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PDEA still needs PNP help in drug war

  • Written by Alfred Dalizon
  • Published in Nation
  • Read: 485

PHILIPPINE Drug Enforcement Agency chair, Director General Aaron N. Aquino, has maintained they still
need the help of the Philippine National Police in their war on drugs. In reaction, PNP chief, Director
General Ronald ‘Bato’ M. dela Rosa said that although they have totally stopped  their anti-narcotics
campaign, he will personally ask the President to let them return to the battle if worse comes to
worst.

“I still need the PNP. I have only more than a thousand agents,” Aquino said as President
Rodrigo Duterte ordered the PDEA to lead the crackdown against illegal drug trafficking and abuse after
stripping the PNP and other law enforcement agencies of their authority to conduct anti-narcotics
campaign last week.
    
Aquino admitted that it will be “very hard” for the agency to lead the anti-narcotics campaign
with its current manpower of nearly 2,000 compared to around 1,750,000 police officers and men.
    
“’Pag lumaki syempre ang pwersa namin mas madali naming magampanan ang trabaho namin,” Aquino
said. A retired police general from Philippine Military Academy ‘Sandiwa’ Class of 1985, Aquino’s
effort to seek an additional P934 million budget for the PDEA in 2018 has been approved by the Senate.
    
The erstwhile Police Regional Office 3 director in Central Luzon recently expressed hope that
the PDEA will again lead the government’s campaign against illegal drugs saying he believes that
controversies hounding the anti-drug campaign will be minimized if operations are solely conducted by
the anti-drug agency.
    
“Hopefully, time will come na ang mag-ooperate lang sa drug operations eh PDEA. Hindi na mag-
ooperate ang pulis, they will be concentrating more on other crimes such as theft and robbery,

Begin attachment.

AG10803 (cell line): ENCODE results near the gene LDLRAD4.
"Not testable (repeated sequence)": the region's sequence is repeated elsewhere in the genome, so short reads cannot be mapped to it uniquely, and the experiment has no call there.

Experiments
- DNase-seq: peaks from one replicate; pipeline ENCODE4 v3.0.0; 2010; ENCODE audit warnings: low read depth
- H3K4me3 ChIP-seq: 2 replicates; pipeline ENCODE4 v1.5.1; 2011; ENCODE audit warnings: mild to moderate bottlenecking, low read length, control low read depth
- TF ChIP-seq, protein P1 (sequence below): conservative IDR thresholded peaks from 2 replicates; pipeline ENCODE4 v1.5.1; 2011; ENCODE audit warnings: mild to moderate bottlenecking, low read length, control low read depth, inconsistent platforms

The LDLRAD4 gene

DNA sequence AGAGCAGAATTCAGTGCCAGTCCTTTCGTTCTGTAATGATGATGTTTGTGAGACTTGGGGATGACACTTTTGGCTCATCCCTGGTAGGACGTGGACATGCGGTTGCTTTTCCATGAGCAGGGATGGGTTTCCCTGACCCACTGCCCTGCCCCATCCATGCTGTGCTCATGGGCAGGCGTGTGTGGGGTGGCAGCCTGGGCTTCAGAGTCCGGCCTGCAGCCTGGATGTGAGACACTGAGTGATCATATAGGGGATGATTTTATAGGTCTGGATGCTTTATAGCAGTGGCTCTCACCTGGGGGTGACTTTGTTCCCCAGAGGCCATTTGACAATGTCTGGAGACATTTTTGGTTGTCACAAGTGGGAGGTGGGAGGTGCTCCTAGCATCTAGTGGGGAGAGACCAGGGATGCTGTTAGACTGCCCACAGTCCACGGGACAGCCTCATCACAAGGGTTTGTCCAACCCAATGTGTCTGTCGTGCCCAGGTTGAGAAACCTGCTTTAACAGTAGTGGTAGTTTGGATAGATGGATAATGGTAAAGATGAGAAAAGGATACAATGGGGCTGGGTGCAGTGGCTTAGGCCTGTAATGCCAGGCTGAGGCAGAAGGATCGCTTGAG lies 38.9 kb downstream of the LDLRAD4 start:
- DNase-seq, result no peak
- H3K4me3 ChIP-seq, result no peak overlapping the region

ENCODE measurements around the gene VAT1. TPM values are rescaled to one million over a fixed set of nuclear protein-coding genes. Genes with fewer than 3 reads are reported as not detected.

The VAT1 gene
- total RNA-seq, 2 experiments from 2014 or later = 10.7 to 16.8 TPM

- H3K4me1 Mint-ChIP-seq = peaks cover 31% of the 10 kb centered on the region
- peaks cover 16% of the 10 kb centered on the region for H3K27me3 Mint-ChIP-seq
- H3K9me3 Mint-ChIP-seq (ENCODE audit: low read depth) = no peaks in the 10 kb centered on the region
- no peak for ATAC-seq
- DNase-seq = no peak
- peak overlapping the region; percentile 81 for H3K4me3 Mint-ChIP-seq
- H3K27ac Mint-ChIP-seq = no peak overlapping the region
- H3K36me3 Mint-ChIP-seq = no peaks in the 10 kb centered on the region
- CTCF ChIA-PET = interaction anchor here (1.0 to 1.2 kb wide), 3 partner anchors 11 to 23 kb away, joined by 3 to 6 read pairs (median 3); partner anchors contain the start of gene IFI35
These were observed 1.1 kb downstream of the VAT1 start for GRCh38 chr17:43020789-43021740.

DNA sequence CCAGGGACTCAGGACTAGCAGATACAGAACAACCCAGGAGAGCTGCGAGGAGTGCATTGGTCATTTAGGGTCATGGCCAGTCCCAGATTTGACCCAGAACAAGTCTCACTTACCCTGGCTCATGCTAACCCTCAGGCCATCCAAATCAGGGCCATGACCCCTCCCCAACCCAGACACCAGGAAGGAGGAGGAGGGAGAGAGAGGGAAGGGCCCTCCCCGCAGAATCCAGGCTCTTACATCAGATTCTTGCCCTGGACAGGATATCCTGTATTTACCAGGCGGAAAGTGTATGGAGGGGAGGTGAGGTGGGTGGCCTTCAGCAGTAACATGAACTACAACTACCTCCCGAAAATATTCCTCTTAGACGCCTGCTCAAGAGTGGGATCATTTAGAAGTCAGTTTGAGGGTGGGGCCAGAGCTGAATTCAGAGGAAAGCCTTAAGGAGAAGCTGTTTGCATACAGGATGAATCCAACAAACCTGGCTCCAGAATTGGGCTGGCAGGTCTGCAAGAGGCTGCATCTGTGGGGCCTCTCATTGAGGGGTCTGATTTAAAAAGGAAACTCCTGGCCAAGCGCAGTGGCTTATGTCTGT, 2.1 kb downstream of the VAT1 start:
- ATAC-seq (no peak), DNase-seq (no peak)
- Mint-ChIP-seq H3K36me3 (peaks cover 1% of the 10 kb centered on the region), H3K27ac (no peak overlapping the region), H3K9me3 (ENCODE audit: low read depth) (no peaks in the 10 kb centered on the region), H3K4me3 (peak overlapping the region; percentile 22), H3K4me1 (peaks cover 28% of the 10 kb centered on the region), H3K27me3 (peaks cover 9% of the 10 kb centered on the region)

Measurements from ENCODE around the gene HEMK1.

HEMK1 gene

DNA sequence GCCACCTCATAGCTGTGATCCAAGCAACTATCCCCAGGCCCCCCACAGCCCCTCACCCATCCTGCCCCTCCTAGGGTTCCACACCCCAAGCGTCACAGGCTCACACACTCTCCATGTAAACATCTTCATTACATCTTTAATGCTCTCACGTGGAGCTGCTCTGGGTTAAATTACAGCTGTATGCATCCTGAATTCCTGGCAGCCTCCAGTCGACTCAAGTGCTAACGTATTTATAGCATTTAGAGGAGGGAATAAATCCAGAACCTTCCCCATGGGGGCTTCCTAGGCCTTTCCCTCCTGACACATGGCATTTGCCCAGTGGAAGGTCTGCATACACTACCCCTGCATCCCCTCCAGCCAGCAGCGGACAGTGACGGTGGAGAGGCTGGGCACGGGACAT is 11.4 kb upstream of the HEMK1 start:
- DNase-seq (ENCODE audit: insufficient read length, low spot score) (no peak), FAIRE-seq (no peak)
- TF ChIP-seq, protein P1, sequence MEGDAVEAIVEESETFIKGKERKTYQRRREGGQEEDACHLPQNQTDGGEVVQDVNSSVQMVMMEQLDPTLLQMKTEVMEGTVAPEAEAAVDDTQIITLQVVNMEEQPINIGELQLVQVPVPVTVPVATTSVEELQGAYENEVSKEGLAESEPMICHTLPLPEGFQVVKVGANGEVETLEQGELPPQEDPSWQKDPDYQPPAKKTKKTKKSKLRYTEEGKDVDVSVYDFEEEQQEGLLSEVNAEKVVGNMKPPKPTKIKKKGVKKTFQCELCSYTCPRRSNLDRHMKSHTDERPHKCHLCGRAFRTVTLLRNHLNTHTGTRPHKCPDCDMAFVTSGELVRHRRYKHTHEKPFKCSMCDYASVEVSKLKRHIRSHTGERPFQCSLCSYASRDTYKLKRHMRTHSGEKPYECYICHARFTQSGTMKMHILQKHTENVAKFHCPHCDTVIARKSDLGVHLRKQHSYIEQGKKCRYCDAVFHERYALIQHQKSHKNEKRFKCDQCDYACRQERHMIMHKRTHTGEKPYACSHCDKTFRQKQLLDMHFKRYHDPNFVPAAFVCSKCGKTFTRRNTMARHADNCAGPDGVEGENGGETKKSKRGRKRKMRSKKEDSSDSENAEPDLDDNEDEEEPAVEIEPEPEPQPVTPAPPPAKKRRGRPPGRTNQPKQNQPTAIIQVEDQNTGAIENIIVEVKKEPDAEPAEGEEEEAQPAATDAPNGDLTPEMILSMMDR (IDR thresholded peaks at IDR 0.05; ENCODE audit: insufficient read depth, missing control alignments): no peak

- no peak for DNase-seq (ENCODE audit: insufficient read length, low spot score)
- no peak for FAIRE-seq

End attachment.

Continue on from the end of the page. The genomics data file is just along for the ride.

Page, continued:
carnapping…” Aquino said.
    
“Being a member of PNP right now nakikita ko kasi talagang may problema sa Philippine National
Police, talagang marami ang pulis na gumagawa ng illegal activities,” he said weeks before he retired
as Central Luzon police director.
    
The PDEA is expected to still partner with the PNP, the Armed Forces and other concerned
government agencies in continuing the all-out war on drugs.
    
Officials said there is also a need for PDEA to fully cooperate with the PNP in conducting
their mission to avoid ‘misencounters.’ At present, the PDEA has 1,791 personnel with only 928 of them
Drug Enforcement Officers (DEOs). Another 85 Agents graduated only last March.
    
The Agency is also in need of 346 more DEOs to fill its remaining vacant agents’ position.
    
Officials said they can also tap the help of PNP territorial units in the conduct of anti-
narcotics raids or buy-bust operations although police will not be directly involved in those
operations except in acting as perimeter security only.
    
PDEA spokesman, Director Derrick Arnold C. Carreon said there is a need for PDEA agents to
first coordinate with local PNP territorial units each time they conduct an anti-drug raid or
surveillance to prevent possible ‘misencounters.’
    
Carreon cited the possibility that the presence of PDEA undercover officers in an area could be
misconstrued by some and be reported to the local police, thus leading to possible misunderstanding or
worst, ‘misencounter’ in case police rush in the area and confront the PDEA operatives.
    
Bato’s  take on President’s decision      
    
Personally, the PNP chief said he wants to help the President in his war on drugs. “I know deep
inside mga anak ko, they can go to the schools unmolested. Pero ngayon, kung babalik na naman sila,
baka mamolestya anak ko,” said the top cop who will be retiring from the police service this coming
January.
    
“But if things get worse and talagang hindi kakayanin, so  kailangan sabihin ko sa kanya
siguro, Sir pabalikin niyo kami dahil kawawa naman ang pamilya natin. Ako na ang aapela if that time
comes.”
    
The PNP chief said that actually, they are winning the war on drugs.  “Actually pawala na ang
drugs eh. Drug laboratories na-dismantle na natin, sana ngayon, istriktuhan na ang Customs,” he said
while describing their war on drugs as ‘very challenging.’
    
However, he said that although police should make a drug-related arrest if the crime is being
committed in his presence and later turn over the offender to the PDEA, he will discourage his people
to exploit those situations.
    
Why? “Dahil magiging rason na naman nila ’yan lalo na ’yung mga pulis na may mga ibang motibo
na gawin, ’yun pala pinu-project nila ’yung tao kaya dini-discourage ko sila na mag-action sa mga
gano’n,” he said.